It has been customary, since the investigations of Lister, to treat catgut in such a fashion as to insure its persistence in the tissues for the time necessary for the thorough consolidation of the wound. This has been accomplished in great part by the chromicizing of the gut, and the intensity of the chemical reaction has been tested by the presence or absence of it as determined by histologic examination in the tissues of an experimental animal. It is customary to designate the product as ten day, twenty day or forty day catgut or otherwise to indicate the time that it may be expected to persist in the tissue.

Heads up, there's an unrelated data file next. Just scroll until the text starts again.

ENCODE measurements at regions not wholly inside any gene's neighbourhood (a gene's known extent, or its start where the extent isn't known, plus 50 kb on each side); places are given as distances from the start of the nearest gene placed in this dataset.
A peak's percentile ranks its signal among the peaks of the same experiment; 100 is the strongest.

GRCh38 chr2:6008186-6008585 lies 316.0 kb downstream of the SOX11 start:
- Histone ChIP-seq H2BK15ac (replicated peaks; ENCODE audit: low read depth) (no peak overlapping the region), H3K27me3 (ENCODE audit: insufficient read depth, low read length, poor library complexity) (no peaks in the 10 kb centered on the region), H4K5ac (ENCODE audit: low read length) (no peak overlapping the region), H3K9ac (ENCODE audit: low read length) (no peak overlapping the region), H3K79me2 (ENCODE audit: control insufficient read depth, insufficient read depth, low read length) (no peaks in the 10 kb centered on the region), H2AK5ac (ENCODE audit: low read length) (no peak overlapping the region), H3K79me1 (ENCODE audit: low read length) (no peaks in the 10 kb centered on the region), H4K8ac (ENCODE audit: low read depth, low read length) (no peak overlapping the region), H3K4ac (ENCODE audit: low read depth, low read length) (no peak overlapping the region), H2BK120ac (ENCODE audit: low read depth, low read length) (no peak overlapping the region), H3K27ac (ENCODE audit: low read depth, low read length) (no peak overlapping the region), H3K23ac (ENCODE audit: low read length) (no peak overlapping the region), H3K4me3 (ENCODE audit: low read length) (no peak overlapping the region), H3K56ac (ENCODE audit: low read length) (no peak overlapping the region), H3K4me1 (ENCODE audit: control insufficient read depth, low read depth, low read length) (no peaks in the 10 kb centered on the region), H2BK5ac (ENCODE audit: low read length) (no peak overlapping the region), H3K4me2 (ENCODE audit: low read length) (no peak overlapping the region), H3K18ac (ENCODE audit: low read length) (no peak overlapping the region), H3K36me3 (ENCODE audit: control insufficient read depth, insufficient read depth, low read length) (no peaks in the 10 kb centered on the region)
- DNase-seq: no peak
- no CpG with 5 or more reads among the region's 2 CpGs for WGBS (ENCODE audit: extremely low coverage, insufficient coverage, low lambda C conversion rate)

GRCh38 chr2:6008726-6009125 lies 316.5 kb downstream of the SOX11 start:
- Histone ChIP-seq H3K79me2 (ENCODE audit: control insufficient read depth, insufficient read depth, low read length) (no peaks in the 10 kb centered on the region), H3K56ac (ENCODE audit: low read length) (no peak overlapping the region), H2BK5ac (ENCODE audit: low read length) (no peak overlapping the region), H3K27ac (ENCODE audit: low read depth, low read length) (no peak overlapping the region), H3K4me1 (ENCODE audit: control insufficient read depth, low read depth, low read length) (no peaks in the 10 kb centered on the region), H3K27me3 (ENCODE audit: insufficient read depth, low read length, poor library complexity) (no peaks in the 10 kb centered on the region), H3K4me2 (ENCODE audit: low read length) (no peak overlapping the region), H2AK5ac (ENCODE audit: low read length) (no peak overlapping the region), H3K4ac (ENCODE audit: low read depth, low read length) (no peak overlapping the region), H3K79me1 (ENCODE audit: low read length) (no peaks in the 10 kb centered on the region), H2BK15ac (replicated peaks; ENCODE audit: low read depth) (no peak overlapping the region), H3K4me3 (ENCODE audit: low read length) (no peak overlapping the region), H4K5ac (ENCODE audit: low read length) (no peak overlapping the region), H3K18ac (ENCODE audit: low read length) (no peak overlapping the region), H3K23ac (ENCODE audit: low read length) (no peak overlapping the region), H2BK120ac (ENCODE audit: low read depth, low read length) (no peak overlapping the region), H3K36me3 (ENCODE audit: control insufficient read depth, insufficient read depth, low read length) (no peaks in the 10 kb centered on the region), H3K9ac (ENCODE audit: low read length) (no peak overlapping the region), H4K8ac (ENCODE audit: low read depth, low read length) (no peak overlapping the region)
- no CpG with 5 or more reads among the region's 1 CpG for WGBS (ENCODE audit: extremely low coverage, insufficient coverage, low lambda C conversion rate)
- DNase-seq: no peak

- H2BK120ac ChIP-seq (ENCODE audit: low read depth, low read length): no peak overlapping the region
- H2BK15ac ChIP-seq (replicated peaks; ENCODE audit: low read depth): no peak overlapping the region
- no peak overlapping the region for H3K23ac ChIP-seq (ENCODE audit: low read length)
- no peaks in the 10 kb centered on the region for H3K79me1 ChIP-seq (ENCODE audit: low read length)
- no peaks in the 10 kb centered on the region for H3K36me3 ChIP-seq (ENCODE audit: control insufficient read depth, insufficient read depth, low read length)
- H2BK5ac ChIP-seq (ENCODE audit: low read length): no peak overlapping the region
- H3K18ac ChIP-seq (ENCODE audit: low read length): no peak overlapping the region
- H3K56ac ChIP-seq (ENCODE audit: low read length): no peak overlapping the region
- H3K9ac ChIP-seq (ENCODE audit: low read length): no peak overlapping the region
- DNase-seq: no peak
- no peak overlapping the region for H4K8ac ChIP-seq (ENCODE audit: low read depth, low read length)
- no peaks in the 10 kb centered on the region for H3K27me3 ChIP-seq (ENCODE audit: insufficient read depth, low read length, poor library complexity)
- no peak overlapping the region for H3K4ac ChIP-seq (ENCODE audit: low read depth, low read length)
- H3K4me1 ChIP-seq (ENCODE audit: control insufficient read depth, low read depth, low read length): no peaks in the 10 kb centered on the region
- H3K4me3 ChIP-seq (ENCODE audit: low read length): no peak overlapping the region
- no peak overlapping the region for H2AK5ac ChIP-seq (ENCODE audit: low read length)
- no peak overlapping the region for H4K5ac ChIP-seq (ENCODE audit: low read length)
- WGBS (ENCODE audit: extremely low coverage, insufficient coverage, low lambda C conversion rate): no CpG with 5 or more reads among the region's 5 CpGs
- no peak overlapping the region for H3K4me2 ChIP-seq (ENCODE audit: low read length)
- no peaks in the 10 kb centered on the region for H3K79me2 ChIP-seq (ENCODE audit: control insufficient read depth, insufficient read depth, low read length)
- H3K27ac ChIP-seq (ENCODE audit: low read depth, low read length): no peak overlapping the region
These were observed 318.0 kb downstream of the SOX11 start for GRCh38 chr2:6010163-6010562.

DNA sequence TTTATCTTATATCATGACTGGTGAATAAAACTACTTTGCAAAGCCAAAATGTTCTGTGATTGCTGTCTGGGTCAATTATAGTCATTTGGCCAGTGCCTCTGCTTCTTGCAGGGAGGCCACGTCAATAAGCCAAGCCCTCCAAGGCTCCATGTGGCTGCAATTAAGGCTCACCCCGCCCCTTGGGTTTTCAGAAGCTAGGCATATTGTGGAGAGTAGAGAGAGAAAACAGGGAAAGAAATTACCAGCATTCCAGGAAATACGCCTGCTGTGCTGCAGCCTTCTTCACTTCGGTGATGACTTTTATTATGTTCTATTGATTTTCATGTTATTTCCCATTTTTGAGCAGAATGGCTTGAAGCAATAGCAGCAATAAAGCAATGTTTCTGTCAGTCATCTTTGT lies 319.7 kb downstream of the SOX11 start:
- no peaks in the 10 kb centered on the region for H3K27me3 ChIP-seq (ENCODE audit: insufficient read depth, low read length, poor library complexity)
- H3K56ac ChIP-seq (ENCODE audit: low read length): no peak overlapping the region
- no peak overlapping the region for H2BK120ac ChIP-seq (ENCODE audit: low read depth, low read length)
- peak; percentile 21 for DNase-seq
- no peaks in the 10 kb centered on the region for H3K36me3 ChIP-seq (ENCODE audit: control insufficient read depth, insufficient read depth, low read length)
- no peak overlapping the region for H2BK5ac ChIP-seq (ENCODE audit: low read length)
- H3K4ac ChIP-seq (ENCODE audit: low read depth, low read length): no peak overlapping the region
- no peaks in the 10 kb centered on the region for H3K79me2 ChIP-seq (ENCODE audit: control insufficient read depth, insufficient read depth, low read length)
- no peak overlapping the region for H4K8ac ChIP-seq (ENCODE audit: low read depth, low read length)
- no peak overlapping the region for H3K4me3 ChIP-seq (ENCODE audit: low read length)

Notwithstanding this, surgeons have observed under certain conditions that wounds supposedly well closed with such gut reopen, and that the gut has dissolved or has broken. It has been assumed that the reopening of the wound was the result of defective